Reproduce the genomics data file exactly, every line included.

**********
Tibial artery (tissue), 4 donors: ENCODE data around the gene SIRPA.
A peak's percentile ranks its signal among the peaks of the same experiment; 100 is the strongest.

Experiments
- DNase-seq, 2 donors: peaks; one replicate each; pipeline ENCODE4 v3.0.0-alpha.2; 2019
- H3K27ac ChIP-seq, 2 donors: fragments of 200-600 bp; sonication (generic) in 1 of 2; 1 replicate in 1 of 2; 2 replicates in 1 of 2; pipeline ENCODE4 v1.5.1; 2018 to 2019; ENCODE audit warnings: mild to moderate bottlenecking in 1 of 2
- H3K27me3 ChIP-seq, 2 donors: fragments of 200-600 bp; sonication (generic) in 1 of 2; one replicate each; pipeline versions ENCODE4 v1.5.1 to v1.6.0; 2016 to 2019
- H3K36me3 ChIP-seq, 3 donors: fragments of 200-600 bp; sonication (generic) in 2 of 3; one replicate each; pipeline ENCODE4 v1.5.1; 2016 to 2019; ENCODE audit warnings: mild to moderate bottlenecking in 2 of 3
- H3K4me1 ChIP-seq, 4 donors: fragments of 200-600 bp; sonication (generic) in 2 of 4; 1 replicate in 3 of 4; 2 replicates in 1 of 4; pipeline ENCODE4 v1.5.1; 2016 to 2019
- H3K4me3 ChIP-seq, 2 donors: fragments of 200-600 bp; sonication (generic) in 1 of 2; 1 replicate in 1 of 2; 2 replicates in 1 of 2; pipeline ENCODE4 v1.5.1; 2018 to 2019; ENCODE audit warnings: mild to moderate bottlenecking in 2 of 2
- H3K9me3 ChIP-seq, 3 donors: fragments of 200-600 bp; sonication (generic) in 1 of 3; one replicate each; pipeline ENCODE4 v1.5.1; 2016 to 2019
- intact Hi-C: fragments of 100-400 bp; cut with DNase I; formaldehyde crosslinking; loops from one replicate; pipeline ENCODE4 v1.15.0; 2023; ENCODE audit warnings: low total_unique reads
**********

Tibial artery (tissue), 4 donors: ENCODE data around the gene SIRPA.
A peak's percentile ranks its signal among the peaks of the same experiment; 100 is the strongest.

Experiments
- DNase-seq, 2 donors: peaks; one replicate each; pipeline ENCODE4 v3.0.0-alpha.2; 2019
- H3K27ac ChIP-seq, 2 donors: fragments of 200-600 bp; sonication (generic) in 1 of 2; 1 replicate in 1 of 2; 2 replicates in 1 of 2; pipeline ENCODE4 v1.5.1; 2018 to 2019; ENCODE audit warnings: mild to moderate bottlenecking in 1 of 2
- H3K27me3 ChIP-seq, 2 donors: fragments of 200-600 bp; sonication (generic) in 1 of 2; one replicate each; pipeline versions ENCODE4 v1.5.1 to v1.6.0; 2016 to 2019
- H3K36me3 ChIP-seq, 3 donors: fragments of 200-600 bp; sonication (generic) in 2 of 3; one replicate each; pipeline ENCODE4 v1.5.1; 2016 to 2019; ENCODE audit warnings: mild to moderate bottlenecking in 2 of 3
- H3K4me1 ChIP-seq, 4 donors: fragments of 200-600 bp; sonication (generic) in 2 of 4; 1 replicate in 3 of 4; 2 replicates in 1 of 4; pipeline ENCODE4 v1.5.1; 2016 to 2019
- H3K4me3 ChIP-seq, 2 donors: fragments of 200-600 bp; sonication (generic) in 1 of 2; 1 replicate in 1 of 2; 2 replicates in 1 of 2; pipeline ENCODE4 v1.5.1; 2018 to 2019; ENCODE audit warnings: mild to moderate bottlenecking in 2 of 2
- H3K9me3 ChIP-seq, 3 donors: fragments of 200-600 bp; sonication (generic) in 1 of 3; one replicate each; pipeline ENCODE4 v1.5.1; 2016 to 2019
- intact Hi-C: fragments of 100-400 bp; cut with DNase I; formaldehyde crosslinking; loops from one replicate; pipeline ENCODE4 v1.15.0; 2023; ENCODE audit warnings: low total_unique reads